COVID-19: What NC Employers Need to Know About Unemployment BenefitsApril 13, 2020 – Alerts
During the COVID-19 pandemic, “unemployment” has become a household name along with hand sanitizer, toilet paper and social distancing. As of April 3, 2020, the NC Division of Employment Security (DES) announced that approximately 370,000 North Carolinians had filed claims for unemployment in the last 3 weeks. This spike is unprecedented. Prior to COVID-19, the DES received only about 3,000 unemployment claims per week.
Moving into April, the number of unemployment claims has continued to sky rocket as many businesses have slowed operations or closed. Both employers and employees, however, are relieved to know that help is on the way.
The federal CARES Act, passed on March 27, 2020, created three programs to enhance and expand unemployment benefits provided at the state level. The DES is now feverishly working to implement these programs on the state level.
What can employers and employees expect with regards to unemployment benefits changes?
- No Waiting Period. In NC, there is typically a one week waiting period before an employee is eligible for unemployment benefits. If the employee, however, is temporarily laid off or terminated due to COVID-19, the one week waiting period is waived. Both employers and employees must report COVID-19 as the reason for the layoff or separation. Claimants are able to apply online or via telephone. While the online process is supposed to be quicker, claimants should still expect delays in accessing the online system, which is available here.
- More Money. Under the Federal Pandemic Unemployment Compensation (FPUC), eligible claimants will receive an additional $600 in weekly unemployment benefits – above and beyond the weekly benefit amount to which the individual would otherwise be entitled from the DES. The DES expects to start issuing these payments by April 17.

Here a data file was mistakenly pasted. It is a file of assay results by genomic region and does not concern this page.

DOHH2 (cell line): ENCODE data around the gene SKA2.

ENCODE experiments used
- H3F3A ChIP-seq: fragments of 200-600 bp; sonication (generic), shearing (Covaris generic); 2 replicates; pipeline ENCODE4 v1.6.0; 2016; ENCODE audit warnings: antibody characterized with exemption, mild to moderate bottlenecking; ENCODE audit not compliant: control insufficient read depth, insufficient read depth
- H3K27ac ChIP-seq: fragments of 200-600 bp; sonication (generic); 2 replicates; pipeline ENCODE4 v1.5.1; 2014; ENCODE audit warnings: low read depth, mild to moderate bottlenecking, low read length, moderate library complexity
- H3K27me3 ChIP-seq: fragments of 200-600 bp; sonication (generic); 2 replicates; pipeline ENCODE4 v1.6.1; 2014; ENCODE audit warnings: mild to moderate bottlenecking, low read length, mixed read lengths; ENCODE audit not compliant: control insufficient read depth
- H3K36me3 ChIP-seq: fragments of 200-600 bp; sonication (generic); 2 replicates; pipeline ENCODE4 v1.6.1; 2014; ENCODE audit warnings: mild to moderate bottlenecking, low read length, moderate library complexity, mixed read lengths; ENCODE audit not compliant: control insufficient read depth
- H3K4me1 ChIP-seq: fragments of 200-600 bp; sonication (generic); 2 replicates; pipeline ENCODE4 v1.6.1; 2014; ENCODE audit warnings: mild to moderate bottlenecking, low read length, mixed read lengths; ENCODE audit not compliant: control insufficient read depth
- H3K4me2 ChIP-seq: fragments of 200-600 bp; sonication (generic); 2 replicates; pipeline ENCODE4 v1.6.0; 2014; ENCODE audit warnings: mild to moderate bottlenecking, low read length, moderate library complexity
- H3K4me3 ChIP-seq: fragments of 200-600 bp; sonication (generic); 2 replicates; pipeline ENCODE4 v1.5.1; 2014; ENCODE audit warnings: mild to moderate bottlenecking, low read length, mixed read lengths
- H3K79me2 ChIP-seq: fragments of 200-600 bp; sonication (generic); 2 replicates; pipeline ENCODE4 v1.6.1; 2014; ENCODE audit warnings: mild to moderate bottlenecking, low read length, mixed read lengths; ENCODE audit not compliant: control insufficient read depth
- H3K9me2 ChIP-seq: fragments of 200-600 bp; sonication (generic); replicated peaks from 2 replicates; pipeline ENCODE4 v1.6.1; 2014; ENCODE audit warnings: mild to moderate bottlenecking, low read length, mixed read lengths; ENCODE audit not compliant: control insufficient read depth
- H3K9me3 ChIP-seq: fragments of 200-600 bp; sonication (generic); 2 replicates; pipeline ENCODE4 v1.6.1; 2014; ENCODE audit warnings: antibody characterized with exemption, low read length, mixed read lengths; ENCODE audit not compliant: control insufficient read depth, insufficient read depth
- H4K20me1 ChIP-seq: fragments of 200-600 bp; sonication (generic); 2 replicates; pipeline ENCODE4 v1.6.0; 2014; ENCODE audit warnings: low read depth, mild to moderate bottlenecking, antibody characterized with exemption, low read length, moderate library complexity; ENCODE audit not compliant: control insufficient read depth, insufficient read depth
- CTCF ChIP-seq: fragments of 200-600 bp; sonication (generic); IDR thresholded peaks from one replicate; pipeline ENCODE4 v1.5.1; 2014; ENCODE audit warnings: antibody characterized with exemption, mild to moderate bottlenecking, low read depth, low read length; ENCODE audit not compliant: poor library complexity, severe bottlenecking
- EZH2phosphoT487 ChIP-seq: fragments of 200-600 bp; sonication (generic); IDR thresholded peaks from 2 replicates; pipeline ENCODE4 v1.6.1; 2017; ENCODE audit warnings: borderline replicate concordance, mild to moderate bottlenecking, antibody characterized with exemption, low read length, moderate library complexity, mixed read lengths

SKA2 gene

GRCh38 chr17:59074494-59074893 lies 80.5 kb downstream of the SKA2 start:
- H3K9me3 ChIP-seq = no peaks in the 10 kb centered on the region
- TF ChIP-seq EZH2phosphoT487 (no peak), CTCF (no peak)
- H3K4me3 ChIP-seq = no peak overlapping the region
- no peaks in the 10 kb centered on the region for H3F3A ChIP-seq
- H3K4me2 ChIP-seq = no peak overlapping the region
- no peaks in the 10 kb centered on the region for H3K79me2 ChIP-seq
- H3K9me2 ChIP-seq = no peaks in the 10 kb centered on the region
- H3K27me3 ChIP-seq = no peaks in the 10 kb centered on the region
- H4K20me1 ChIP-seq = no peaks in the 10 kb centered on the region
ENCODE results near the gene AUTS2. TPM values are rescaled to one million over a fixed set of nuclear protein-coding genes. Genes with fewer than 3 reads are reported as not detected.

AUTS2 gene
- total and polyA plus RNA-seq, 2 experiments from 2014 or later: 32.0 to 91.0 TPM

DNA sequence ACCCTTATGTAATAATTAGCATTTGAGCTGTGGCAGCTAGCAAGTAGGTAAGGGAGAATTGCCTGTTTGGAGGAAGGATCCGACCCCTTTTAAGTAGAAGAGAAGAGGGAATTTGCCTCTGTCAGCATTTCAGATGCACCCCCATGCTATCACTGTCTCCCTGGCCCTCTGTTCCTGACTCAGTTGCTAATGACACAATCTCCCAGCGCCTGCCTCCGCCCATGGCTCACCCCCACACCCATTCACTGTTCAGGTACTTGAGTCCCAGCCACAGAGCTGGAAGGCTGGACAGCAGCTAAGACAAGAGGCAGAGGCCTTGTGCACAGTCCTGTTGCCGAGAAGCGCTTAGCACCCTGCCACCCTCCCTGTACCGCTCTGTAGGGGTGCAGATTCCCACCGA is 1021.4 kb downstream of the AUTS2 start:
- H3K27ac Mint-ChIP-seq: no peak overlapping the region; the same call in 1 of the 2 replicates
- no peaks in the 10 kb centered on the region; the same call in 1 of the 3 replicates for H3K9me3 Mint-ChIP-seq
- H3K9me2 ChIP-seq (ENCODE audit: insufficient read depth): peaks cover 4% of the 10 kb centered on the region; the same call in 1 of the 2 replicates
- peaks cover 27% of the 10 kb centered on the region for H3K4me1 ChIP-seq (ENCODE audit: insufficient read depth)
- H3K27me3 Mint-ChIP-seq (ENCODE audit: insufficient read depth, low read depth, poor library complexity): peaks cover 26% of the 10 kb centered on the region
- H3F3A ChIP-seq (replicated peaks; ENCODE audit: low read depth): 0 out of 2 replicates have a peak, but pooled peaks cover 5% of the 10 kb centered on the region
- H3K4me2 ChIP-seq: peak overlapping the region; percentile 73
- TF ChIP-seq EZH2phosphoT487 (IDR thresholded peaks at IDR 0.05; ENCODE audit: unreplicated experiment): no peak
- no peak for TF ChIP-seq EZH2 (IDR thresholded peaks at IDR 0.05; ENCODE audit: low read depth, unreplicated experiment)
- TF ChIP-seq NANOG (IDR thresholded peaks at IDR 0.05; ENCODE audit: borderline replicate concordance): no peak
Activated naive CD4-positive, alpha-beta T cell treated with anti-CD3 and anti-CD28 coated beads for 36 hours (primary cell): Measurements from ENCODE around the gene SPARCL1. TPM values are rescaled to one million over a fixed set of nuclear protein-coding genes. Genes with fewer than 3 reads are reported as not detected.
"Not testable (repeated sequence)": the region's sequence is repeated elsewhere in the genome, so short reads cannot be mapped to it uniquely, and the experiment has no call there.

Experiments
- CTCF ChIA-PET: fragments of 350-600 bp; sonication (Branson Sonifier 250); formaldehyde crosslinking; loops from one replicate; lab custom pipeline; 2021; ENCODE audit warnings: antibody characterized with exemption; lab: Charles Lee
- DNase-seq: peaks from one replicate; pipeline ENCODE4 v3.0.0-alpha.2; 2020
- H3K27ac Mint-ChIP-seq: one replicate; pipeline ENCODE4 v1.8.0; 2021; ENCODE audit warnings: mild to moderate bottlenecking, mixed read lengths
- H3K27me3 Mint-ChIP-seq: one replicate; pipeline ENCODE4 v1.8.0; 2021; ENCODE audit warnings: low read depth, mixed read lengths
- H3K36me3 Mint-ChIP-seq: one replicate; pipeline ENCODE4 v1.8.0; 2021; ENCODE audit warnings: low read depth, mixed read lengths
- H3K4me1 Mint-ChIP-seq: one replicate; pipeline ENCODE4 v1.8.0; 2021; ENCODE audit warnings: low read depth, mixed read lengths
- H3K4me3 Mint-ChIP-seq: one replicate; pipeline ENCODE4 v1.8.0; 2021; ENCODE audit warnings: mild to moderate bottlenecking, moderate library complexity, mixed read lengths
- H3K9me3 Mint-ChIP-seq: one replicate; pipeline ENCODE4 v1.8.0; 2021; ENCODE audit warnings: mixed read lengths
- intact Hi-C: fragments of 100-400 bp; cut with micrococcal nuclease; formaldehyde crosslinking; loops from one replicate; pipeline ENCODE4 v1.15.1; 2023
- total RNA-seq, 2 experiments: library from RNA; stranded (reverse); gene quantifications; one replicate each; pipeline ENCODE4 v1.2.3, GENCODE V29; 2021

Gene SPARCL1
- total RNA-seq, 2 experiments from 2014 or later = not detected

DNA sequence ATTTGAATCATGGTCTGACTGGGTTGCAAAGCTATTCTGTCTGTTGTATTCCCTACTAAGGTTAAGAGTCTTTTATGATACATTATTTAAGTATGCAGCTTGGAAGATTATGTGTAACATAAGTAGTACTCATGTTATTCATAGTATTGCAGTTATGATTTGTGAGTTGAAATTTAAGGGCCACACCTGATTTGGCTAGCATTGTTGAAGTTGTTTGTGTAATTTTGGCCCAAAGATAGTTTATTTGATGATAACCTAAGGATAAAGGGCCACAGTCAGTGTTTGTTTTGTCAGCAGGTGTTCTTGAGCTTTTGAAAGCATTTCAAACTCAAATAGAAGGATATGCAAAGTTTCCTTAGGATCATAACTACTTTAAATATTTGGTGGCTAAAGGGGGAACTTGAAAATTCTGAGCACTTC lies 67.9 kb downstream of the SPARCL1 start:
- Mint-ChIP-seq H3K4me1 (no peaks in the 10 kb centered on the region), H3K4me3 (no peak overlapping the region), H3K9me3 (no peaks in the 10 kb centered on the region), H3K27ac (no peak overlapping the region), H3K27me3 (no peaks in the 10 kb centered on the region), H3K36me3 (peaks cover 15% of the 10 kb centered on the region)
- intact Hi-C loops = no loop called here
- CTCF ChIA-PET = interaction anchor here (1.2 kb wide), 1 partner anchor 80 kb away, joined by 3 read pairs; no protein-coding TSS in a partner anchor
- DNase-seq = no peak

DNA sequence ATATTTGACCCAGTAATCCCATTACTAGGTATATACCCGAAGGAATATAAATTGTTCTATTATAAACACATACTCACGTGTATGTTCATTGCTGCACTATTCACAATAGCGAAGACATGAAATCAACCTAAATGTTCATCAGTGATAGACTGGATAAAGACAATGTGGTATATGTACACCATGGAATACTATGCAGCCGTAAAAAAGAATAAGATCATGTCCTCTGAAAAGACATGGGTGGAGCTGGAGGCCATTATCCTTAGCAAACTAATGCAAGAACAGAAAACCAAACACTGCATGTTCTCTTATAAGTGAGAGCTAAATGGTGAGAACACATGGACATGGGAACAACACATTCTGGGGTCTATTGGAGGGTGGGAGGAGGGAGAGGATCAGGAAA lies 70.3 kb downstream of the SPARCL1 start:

- More Workers. Although workers who are self-employed or independent contractors are generally not eligible for unemployment benefits in NC, the Pandemic Unemployment Assistance (PUA) program now provides coverage. Individuals in this category may proceed with filing their claims, but the DES currently expects that it will be around April 25 before it is able to start processing these claims.
- More Weeks. The Pandemic Emergency Unemployment Compensation (PEUC) extends the time an eligible claimant can receive unemployment benefits. In NC, claimants are generally limited to 12 weeks of benefits, with a maximum weekly benefit amount of $350. The PEUC, however, allows eligible claimants to extend the benefit period up to 13 additional weeks if they remain unemployed for reasons related to COVID-19.
- More Qualifying Reasons. Under the PUA, the qualifying reasons for unemployment have been expanded. In NC, claimants typically have to be physically able, available, and actively seeking work. Under the PUA, however, individuals may be covered if: they have been diagnosed with COVID-19, are experiencing symptoms of COVID-19 and seeking a diagnosis, a member of their household has been diagnosed with COVID-19, the individual is caring for a family member with COVID-19, or they are the primary caregiver and need to care for their child due to the child’s school or daycare being closed due to COVID-19. For the list of new qualifying reasons under PUA, click here. Employees cannot receive benefits, however, if they simply opt to quit work because they would prefer to stay home and draw unemployment benefits. Additionally, employees who are able to telework with pay or are receiving paid sick leave are not eligible for unemployment benefits.
While employers should inform employees of their potential eligibility for unemployment benefits where employees have reduced hours or have been laid off from work, remember that the DES ultimately makes decisions about unemployment eligibility and the amount of benefits each employee may receive.
Based upon the Executive Order entered by Gov. Roy Cooper on April 9, it will be easier for employers who are interested in filing claims on behalf of employees, who are still on the employer’s payroll, but have been temporarily laid off or are working less than 60% of their customary scheduled full-time hours (an “attached claim”). Under the new Order, which is effective for attached claims filed as of April 1, 2020, employers:
- Will not have to prepay the cost of the unemployment benefits for their employees at the time the attached claim is filed;
- Are able to file attached claims for a period that exceeds six weeks of benefits;
- Are able to submit attached claims for an employee more than once a year; and
- Are not required to have a positive credit balance with the DES before filing attached claims.
With more employers able to file attached claims on behalf of their employees, it should decrease the volume of individual claims that are overwhelming DES’ system. Equally important, this may be an avenue for employers to better support their employees and take on some of the administrative burden and stress faced by employees who are temporarily laid off or working reduced hours.